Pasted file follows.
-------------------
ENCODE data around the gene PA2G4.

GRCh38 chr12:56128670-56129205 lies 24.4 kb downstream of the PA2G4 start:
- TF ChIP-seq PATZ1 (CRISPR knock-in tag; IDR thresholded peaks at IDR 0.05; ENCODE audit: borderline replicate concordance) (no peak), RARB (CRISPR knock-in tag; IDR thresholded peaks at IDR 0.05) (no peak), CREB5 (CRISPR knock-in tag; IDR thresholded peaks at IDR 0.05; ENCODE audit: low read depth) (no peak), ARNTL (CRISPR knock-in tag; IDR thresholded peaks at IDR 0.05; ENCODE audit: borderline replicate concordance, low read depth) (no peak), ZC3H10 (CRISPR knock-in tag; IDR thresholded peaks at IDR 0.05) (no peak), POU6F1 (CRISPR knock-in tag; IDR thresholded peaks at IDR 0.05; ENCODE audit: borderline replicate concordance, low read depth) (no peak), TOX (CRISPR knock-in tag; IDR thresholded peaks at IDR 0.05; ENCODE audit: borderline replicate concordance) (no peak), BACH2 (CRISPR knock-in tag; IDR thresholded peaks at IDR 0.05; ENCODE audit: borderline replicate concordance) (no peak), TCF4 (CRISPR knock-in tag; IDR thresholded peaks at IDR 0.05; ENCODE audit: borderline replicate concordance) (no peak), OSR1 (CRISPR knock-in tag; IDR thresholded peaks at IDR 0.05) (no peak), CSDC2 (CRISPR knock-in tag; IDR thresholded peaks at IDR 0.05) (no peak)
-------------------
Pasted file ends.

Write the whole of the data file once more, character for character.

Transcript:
ENCODE data around the gene PA2G4.

GRCh38 chr12:56128670-56129205 lies 24.4 kb downstream of the PA2G4 start:
- TF ChIP-seq PATZ1 (CRISPR knock-in tag; IDR thresholded peaks at IDR 0.05; ENCODE audit: borderline replicate concordance) (no peak), RARB (CRISPR knock-in tag; IDR thresholded peaks at IDR 0.05) (no peak), CREB5 (CRISPR knock-in tag; IDR thresholded peaks at IDR 0.05; ENCODE audit: low read depth) (no peak), ARNTL (CRISPR knock-in tag; IDR thresholded peaks at IDR 0.05; ENCODE audit: borderline replicate concordance, low read depth) (no peak), ZC3H10 (CRISPR knock-in tag; IDR thresholded peaks at IDR 0.05) (no peak), POU6F1 (CRISPR knock-in tag; IDR thresholded peaks at IDR 0.05; ENCODE audit: borderline replicate concordance, low read depth) (no peak), TOX (CRISPR knock-in tag; IDR thresholded peaks at IDR 0.05; ENCODE audit: borderline replicate concordance) (no peak), BACH2 (CRISPR knock-in tag; IDR thresholded peaks at IDR 0.05; ENCODE audit: borderline replicate concordance) (no peak), TCF4 (CRISPR knock-in tag; IDR thresholded peaks at IDR 0.05; ENCODE audit: borderline replicate concordance) (no peak), OSR1 (CRISPR knock-in tag; IDR thresholded peaks at IDR 0.05) (no peak), CSDC2 (CRISPR knock-in tag; IDR thresholded peaks at IDR 0.05) (no peak)